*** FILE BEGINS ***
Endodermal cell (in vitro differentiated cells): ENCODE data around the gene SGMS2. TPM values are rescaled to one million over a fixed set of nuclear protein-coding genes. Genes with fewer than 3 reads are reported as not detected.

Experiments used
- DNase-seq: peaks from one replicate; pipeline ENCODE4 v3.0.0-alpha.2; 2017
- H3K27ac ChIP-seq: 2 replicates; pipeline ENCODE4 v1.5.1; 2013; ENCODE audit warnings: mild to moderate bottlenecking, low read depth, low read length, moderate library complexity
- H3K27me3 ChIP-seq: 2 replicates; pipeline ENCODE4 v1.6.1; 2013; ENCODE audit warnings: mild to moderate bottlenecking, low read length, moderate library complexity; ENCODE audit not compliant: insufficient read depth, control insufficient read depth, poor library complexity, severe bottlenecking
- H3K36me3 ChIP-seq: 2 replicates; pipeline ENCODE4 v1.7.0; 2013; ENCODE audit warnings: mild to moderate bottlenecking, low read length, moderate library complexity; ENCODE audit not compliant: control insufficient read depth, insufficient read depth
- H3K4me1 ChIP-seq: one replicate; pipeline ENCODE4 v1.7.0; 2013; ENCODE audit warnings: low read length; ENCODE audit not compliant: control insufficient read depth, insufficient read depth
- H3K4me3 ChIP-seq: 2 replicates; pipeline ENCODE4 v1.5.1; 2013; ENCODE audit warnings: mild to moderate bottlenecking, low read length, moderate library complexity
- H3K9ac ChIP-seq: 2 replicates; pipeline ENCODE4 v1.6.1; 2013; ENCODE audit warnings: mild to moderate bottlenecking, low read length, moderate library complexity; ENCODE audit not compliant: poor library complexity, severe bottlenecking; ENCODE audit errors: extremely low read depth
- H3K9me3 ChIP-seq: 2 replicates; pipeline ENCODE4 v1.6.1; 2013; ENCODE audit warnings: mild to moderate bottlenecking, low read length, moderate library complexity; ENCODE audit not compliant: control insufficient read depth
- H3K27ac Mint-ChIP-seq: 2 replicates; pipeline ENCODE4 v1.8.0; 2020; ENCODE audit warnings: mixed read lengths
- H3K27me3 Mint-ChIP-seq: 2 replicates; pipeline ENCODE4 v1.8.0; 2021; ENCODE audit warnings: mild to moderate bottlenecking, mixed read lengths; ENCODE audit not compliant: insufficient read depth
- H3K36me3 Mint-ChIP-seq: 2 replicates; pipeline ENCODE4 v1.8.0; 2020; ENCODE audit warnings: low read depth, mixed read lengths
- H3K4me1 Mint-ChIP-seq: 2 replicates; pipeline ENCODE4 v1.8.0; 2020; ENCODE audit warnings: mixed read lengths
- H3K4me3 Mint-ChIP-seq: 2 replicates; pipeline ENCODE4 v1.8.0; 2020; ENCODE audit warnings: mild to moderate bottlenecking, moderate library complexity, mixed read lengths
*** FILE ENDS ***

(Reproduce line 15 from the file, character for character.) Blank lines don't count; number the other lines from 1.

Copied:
- H3K4me3 Mint-ChIP-seq: 2 replicates; pipeline ENCODE4 v1.8.0; 2020; ENCODE audit warnings: mild to moderate bottlenecking, moderate library complexity, mixed read lengths